Spiritual but not religious

Our monthly feature seeks to offer open-minded, clarifying, and meaningful responses to readers’ questions about spirituality. Send your questions to The Resident.

Q: This endless pandemic has got me down. Can spirituality help with depression?

The word “depression” is used in at least two ways, and that can cause some confusion. In a medical or psychological sense, “depression” is a diagnosis with a specific set of symptoms and varying recommended courses of treatment. The word is also used as a general way of describing mild and temporary feelings of low energy or malaise.

Hence, I must start with the disclaimer that I’m neither a psychologist nor a physician. Feelings of malaise and low energy can be symptoms of a medical or psychological condition that can and should be addressed by a competent professional.

Spiritual practitioners should learn to recognise signs, in themselves and others, that require a clinical response. As a pastor, whenever someone suggests to me that they are “feeling depressed”, I always encourage them to visit a physician or therapist to review their symptoms carefully. I believe in the efficacy of medicine and the value of therapy. If you are feeling helpless or hopeless, please consult someone right away.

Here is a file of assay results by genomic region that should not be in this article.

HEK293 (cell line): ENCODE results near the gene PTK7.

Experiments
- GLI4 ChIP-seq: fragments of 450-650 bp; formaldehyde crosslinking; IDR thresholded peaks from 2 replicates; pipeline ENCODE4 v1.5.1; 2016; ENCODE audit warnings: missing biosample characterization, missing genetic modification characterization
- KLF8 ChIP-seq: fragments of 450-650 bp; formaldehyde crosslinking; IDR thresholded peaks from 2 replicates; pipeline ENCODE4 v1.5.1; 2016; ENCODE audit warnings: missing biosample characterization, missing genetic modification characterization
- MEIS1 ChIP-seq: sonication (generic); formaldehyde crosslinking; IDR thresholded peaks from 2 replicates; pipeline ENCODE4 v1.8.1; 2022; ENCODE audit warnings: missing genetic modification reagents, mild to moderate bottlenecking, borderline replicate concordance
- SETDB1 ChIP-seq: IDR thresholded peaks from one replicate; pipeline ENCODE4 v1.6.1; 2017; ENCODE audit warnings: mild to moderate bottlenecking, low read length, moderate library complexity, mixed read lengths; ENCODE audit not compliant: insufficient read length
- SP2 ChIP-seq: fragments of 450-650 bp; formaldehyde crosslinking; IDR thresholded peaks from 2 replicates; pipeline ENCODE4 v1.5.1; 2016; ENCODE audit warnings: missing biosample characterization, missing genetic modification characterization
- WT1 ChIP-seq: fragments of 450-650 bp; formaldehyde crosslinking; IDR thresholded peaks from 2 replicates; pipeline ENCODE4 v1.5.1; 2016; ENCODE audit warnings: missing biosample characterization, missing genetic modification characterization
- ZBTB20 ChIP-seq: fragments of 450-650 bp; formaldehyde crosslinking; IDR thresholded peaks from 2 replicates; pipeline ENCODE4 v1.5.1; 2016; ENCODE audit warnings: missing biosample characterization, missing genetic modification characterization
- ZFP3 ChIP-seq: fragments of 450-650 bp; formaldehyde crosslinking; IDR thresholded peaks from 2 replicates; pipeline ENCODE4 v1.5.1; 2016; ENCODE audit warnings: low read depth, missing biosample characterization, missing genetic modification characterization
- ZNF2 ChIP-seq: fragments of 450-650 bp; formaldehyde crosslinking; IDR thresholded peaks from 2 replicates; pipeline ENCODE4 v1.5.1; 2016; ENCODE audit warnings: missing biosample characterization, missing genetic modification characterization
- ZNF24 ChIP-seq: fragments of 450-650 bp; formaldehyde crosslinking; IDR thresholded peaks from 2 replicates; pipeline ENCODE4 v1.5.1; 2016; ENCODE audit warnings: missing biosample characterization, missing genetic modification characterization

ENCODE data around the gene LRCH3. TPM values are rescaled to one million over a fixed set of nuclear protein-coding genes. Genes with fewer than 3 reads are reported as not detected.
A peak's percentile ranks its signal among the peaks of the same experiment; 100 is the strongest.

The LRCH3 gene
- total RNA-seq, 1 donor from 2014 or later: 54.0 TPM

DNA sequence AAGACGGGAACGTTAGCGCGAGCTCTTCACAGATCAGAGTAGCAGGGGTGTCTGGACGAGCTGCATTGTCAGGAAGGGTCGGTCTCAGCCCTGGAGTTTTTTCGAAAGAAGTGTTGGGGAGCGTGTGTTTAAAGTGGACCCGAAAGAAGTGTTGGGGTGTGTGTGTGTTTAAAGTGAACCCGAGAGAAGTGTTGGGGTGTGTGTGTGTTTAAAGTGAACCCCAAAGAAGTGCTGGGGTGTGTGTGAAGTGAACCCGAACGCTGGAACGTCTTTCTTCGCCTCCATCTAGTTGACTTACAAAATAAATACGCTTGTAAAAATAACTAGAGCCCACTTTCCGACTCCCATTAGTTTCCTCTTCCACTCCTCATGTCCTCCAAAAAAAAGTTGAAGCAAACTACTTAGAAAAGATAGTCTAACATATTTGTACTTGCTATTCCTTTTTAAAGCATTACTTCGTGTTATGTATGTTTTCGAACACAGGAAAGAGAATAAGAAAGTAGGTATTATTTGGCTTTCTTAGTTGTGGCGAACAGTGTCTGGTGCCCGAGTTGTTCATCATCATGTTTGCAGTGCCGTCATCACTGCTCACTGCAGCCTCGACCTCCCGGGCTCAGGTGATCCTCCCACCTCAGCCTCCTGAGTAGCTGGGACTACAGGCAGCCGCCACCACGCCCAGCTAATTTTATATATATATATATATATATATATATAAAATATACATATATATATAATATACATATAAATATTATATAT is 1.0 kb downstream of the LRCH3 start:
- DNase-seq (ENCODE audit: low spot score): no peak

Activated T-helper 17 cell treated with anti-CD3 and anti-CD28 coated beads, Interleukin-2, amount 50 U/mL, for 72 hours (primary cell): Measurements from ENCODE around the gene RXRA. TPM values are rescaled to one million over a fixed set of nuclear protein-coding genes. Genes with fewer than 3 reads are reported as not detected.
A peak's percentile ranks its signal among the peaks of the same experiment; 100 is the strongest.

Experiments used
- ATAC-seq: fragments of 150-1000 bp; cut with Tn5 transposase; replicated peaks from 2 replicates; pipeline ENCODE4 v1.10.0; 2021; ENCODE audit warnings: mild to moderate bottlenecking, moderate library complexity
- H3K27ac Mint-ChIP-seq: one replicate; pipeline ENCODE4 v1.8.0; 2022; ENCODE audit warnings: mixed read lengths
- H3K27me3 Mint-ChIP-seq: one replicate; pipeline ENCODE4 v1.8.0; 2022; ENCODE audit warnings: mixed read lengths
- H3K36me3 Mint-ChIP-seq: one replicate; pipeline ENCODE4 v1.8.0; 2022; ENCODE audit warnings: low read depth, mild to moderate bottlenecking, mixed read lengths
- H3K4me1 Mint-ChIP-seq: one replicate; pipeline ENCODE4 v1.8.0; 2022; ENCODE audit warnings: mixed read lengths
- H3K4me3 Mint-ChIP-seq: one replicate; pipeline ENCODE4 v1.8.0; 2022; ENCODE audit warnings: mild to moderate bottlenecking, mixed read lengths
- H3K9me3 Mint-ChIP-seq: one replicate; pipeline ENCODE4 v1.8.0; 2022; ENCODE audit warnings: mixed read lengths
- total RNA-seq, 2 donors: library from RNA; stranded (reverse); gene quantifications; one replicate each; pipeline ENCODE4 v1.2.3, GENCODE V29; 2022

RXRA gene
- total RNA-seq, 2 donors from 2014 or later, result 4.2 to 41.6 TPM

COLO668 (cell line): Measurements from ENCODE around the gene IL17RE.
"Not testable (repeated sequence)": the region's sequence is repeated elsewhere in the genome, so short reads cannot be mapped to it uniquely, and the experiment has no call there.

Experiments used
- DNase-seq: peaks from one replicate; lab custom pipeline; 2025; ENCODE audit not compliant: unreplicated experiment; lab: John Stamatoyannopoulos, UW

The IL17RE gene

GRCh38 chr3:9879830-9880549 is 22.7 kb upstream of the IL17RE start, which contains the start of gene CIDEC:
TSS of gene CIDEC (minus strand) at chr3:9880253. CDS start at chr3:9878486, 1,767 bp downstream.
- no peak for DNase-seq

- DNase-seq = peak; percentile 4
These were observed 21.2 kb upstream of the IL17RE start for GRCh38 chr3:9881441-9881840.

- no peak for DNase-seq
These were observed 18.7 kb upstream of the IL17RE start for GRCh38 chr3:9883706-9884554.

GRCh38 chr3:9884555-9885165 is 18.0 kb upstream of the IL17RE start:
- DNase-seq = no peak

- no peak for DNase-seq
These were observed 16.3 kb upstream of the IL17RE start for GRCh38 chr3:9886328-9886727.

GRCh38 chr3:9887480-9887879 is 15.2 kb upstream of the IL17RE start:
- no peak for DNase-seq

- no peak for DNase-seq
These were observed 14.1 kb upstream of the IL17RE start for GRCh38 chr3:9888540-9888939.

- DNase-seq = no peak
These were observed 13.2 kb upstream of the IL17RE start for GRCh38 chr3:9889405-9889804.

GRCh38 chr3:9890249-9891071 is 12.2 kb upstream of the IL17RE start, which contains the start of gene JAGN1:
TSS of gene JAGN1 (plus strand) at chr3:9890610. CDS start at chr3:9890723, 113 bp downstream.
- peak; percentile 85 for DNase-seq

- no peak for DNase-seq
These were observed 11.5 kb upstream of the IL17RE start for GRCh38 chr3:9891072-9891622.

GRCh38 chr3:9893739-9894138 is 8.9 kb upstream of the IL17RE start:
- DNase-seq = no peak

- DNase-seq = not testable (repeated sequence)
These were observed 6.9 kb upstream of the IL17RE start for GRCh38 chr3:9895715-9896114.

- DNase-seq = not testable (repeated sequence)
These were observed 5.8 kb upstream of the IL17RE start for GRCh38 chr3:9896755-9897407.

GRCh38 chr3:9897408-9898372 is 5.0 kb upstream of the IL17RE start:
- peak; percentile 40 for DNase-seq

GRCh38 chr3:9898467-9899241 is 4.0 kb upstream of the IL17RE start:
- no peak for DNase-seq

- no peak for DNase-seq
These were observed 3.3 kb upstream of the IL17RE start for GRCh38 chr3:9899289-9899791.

Beyond triggering clinical depression in many, the pandemic has affected us all. Not only in direct consequences to those who’ve contracted the disease, but also on everyone who has spent the past year feeling worried and uncertain, who has had their routines disrupted, who is caring for our mourning family members or friends who have been ill or died. It’s no surprise that we find ourselves anxious, irritable, sleep-deprived, lonely or sad. Situational depression can be a cue to find safety in a time of stress – to be quiet, rest more, move slowly.

I don’t think of spirituality as a solution or remedy for depression; but rather as a way of seeing a stressful situation and our responses in wholistic terms.

Quiet and contemplation helps us consider the relationship between our mental and physical state, practice breathing and prayer, and examine our interactions with those close to us, with the world, and with God or the universe.

Human beings are not created to spend long periods in isolation. Connecting with friends and family through writing, telephone calls, or technology can help us restore our joy. A pandemic is an opportunity to develop our spirituality and an excellent time to practice and maintain it.

The Rev. Reid Hamilton
St Vincent’s Church